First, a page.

Phillip Dutton and I’m Sew Ready. Photo by Leslie Threlkeld.

Phillip Dutton and I’m Sew Ready

John and Kristine Norton’s fourteen-year-old Dutch-bred gelding has been a bit of a star for Phillip, with a 10th place finish in his four-star debut at Kentucky last year and 13th this spring. He won his prep run for Pau at the inaugural Stable View CIC3* last month, and he’s been in the top ten in 18 of his 29 international competitions. He’s starting to gain some team experience, too: he was third individually as part of the winning US team at the Great Meadows Nations Cup in 2017, and was reserve for the WEG this year.

‘Jackson’ averages around the 30 mark in the first phase, but his personal best of 26.4 at the Fork in April proved that he’s capable of dipping below that and being seriously competitive between the boards. He’s a quick and pretty reliable cross-country horse, and he usually only has one rail — if that — on the final day, so he’s likely to deliver a great result for the US contingent this week.

Boyd Martin and Steady Eddie at Burghley 2017. Photo by Nico Morgan Media.

Boyd Martin and Steady Eddie

Boyd’s fifteen-year-old gelding has had four trips around four-star competitions so far, and his best result came at Burghley in 2017, when he finished 10th, adding just two time penalties to his 32 dressage. Bred in New Zealand but sourced from the Australian outback, the off-the-track Thoroughbred was meant to head to Burghley again last month, but Boyd’s WEG preparations and complications with his newborn son, Leo, made the trip impossible. Instead, they come to Pau — probably the four-star course most diametrically opposed to Burghley’s long, galloping avenues and enormous, bold timber fences.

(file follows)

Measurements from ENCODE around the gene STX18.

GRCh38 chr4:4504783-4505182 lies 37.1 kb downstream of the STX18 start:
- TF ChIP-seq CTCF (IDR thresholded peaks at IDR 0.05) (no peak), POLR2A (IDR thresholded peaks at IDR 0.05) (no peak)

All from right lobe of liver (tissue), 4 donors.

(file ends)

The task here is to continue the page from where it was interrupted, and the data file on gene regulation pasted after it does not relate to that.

But Boyd’s no idiot when it comes to cross country riding — he knows his horses, and he’s gutsy and forward-thinking, so he’ll likely give Eddie a quick and positive ride around Michelet’s twisty track. Eddie is tough as nails and has gumption to spare, having started his life as a seriously well-used racehorse, and William Fox-Pitt even borrowed the gelding to ride at the Wellington Eventing Showcase. He’s had a couple of 20s at CCIs recently — both Bromont CCI3* and Kentucky didn’t go the horse’s way, but he was fourth at Aiken’s CIC3* last month, which should serve as a confidence-boosting prep.

Kim Severson and Cooley Cross Border. Photo by Libby Law Photography.

Kim Severson and Cooley Cross Border

‘Crossy’ is a serious talent — after all, he took victory in Blenheim’s CCI3* last year, and that’s certainly one of the toughest competitions of the level in the world. But it was a bit of a mission to get him to that point — the Irish Sport Horse gelding isn’t the easiest to get fit, and at his four-star debut at Kentucky in 2017 he was retired on course after he simply ran out of go. Kim rerouted to Tattersalls CCI3* in Ireland the following month, where she had the same result, and then moved the horse to Richard Sheane’s Cooley enterprise. There, Richard, who sourced the horse as a youngster, helped her to revolutionize the eleven-year-old’s fitness regime, and Kim committed to a long summer of flying back and forth to compete the horse. The results were immediate and remarkable: they were third in a CIC2* at Mallow a month later, and then fifth in the CIC3* at Camphire and second at Millstreet CIC3* before that Blenheim victory.